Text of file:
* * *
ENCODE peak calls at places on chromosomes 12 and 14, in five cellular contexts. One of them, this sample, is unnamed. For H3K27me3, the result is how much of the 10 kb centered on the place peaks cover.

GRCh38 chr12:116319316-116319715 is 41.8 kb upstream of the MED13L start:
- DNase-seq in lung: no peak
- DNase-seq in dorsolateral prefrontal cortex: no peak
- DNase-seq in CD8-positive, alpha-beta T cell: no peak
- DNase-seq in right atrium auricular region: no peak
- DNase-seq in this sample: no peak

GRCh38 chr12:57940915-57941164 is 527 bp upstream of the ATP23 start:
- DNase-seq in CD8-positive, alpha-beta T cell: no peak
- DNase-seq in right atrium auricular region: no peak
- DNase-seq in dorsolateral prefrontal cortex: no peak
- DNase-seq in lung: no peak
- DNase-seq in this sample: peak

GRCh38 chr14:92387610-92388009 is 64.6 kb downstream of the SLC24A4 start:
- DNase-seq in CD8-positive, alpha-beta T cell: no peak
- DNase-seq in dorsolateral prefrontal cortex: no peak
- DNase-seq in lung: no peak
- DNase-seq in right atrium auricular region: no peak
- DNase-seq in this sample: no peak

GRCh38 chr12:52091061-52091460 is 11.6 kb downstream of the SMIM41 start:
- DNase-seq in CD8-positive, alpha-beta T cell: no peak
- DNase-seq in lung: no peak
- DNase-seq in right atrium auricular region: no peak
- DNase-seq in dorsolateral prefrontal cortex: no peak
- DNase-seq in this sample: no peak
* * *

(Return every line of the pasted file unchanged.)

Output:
ENCODE peak calls at places on chromosomes 12 and 14, in five cellular contexts. One of them, this sample, is unnamed. For H3K27me3, the result is how much of the 10 kb centered on the place peaks cover.

GRCh38 chr12:116319316-116319715 is 41.8 kb upstream of the MED13L start:
- DNase-seq in lung: no peak
- DNase-seq in dorsolateral prefrontal cortex: no peak
- DNase-seq in CD8-positive, alpha-beta T cell: no peak
- DNase-seq in right atrium auricular region: no peak
- DNase-seq in this sample: no peak

GRCh38 chr12:57940915-57941164 is 527 bp upstream of the ATP23 start:
- DNase-seq in CD8-positive, alpha-beta T cell: no peak
- DNase-seq in right atrium auricular region: no peak
- DNase-seq in dorsolateral prefrontal cortex: no peak
- DNase-seq in lung: no peak
- DNase-seq in this sample: peak

GRCh38 chr14:92387610-92388009 is 64.6 kb downstream of the SLC24A4 start:
- DNase-seq in CD8-positive, alpha-beta T cell: no peak
- DNase-seq in dorsolateral prefrontal cortex: no peak
- DNase-seq in lung: no peak
- DNase-seq in right atrium auricular region: no peak
- DNase-seq in this sample: no peak

GRCh38 chr12:52091061-52091460 is 11.6 kb downstream of the SMIM41 start:
- DNase-seq in CD8-positive, alpha-beta T cell: no peak
- DNase-seq in lung: no peak
- DNase-seq in right atrium auricular region: no peak
- DNase-seq in dorsolateral prefrontal cortex: no peak
- DNase-seq in this sample: no peak